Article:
Davy Crockett, Lewis and Clark, Ben Schneider… Perhaps that last name doesn’t have quite the same heroism attached to it as the others, but it ought to. Schneider – better known as Lord Huron – is a modern-day journeyman engaged in his own Manifest Destiny. Hailing from Michigan and settling in the Wild West of Los Angeles, the folk musician seems to come from a time before fast cars and social media. His world – further forged on his new album, Strange Trails (IAMSOUND) – is one of wide-open spaces, coyote moons and nefarious characters like “The World Ender.” It rattles with dusty six-strings and evokes tales of notorious six-shooters. Tumbleweed whistles and echoing sing-along choruses paint the palette of Strange Trails, framing Schneider as a true cowboy among Silver Lake hipsters who only wear cowboy boots for fashion.
Schneider isn’t the only one blazing Strange Trails, though. If you like Lord Huron’s atmospheric campfire tomes, you’ll love these artists:
We’ve sung the praises of this country mystic for a while now, and the rest of the world is catching on. He has the spirit of the classic crooners with the added spirituality of 1960s Haight-Ashbury bands. His exploratory “Turtles All the Way Down” is about as thematically far from the country norm as one can get. We bet Garth Brooks never pondered the terrapin possibilities of the universe.
Leaning more on punk and hardcore sensibilities than traditional folk, Frank Turner still makes for an excellent storyteller. His breakout hit, 2013’s “Recovery,” is a jangling delight about an Englishman seeking sobriety and shelter from emotional storms. Watch most of his music videos, and you’ll see a rambling soul always on the move. His joyous troubadour persona shines most brilliantly in concert, where even the skeptics have been known to clap along.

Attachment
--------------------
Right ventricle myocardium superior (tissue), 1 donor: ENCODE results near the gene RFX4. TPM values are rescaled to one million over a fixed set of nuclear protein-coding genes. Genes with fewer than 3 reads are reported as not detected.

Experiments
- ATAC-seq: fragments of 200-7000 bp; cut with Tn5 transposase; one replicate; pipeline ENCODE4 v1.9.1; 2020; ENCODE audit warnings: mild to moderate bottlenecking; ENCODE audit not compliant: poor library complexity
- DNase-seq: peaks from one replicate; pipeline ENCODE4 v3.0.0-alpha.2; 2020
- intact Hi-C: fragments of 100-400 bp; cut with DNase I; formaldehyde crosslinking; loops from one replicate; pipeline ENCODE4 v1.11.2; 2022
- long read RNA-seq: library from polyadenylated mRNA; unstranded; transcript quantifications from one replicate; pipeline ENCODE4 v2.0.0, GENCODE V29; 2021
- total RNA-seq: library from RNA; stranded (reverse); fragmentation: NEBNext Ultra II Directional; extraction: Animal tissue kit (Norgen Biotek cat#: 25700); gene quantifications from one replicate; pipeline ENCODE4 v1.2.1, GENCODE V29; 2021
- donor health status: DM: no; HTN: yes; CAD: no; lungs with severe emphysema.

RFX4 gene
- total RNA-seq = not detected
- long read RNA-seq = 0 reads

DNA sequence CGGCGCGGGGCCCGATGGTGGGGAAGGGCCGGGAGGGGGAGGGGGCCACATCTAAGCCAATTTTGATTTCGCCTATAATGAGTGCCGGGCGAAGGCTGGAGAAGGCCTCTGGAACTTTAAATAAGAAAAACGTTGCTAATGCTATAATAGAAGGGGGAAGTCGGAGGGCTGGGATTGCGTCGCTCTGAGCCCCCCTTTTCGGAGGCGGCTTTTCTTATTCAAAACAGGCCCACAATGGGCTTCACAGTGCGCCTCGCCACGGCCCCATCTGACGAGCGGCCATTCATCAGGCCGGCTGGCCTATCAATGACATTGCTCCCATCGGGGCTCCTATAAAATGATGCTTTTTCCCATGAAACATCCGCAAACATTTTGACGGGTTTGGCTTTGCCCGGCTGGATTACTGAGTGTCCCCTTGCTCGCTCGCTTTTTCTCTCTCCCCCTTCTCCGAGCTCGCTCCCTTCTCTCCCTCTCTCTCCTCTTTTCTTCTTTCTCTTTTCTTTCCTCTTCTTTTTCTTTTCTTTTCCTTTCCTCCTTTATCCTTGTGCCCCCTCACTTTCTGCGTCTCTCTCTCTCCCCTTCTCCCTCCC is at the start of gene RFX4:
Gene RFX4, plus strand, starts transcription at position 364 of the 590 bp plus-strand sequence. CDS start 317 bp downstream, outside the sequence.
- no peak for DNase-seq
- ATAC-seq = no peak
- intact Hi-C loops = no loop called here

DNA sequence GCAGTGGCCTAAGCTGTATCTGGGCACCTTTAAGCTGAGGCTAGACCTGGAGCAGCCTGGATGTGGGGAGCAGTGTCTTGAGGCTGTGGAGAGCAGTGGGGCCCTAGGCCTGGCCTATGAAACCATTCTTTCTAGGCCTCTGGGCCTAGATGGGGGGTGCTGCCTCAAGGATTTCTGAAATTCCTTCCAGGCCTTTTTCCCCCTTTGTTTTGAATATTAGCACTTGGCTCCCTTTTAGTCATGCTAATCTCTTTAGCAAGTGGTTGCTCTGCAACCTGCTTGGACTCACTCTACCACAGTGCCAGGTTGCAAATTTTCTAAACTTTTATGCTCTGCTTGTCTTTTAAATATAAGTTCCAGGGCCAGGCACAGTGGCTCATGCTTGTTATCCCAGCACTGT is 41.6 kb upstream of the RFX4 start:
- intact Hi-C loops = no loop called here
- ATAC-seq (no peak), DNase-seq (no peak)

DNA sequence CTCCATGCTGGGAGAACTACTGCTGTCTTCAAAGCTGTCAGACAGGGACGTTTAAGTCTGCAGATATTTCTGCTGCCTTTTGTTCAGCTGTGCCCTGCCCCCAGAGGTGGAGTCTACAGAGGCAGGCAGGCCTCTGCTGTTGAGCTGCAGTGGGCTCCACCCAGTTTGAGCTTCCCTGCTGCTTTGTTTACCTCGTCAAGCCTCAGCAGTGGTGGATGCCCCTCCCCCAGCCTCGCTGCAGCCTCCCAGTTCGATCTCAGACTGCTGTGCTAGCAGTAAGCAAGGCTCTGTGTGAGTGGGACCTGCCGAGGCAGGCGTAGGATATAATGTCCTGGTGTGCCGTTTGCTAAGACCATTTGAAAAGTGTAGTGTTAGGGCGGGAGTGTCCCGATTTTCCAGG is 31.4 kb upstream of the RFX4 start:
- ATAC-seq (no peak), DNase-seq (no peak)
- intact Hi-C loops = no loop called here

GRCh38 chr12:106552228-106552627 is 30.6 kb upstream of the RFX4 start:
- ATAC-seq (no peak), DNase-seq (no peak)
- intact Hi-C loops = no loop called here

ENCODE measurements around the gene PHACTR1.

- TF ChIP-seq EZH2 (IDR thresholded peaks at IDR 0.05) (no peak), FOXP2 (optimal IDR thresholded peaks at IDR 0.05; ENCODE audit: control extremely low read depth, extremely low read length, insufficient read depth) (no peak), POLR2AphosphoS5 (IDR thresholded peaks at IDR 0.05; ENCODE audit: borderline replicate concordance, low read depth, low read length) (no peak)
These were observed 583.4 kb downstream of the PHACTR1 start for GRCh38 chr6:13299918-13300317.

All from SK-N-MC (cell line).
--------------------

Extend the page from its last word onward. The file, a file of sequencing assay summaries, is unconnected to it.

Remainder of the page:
Alex Brown Church’s first single as Sea Wolf told of gypsy women and canine men roving in the woods. He’s now spread that mythos over four albums. His quest has been similar to that of Schneider’s, coming westward (in this case from New York) in search of rustic sounds and fresh perspectives. Church keeps things nomadic when it comes to recording, temporarily residing in Seattle, Montreal and Omaha over the years. His last release, 2013’s experimental Cedarsmoke, deftly describes the quality of his work: peaceful, meditative and bucolic.
Monsters of Folk
“Don’t ever buy nothing from a man named Truth,” warned supergroup Monsters of Folk. The combined forces of Conor Oberst and Mike Mogis (Bright Eyes), Jim James (My Morning Jacket) and M. Ward made for a magnificent posse for one 2009 album. It sounded like a troupe sharing a skin of whiskey and jerky, breathing in the cool mountain air and the divine plucks of guitars. We tip our 10-gallon hat to this one-off project that ought to be revisited.
We couldn’t leave out one of the most essential women of life’s big highway. As part of the New Pornographers, she’s a heavenly voice in the chorus. Solo, Neko Case is a force of nature. (Fittingly, she’s got a song called “This Tornado Loves You.”) And her prairies extend far beyond the contiguous United States and Canada— a particularly wrenching number of hers witnesses a lonely child at a bus stop in Hawaii. Ramblers like her aren’t confined to convention.
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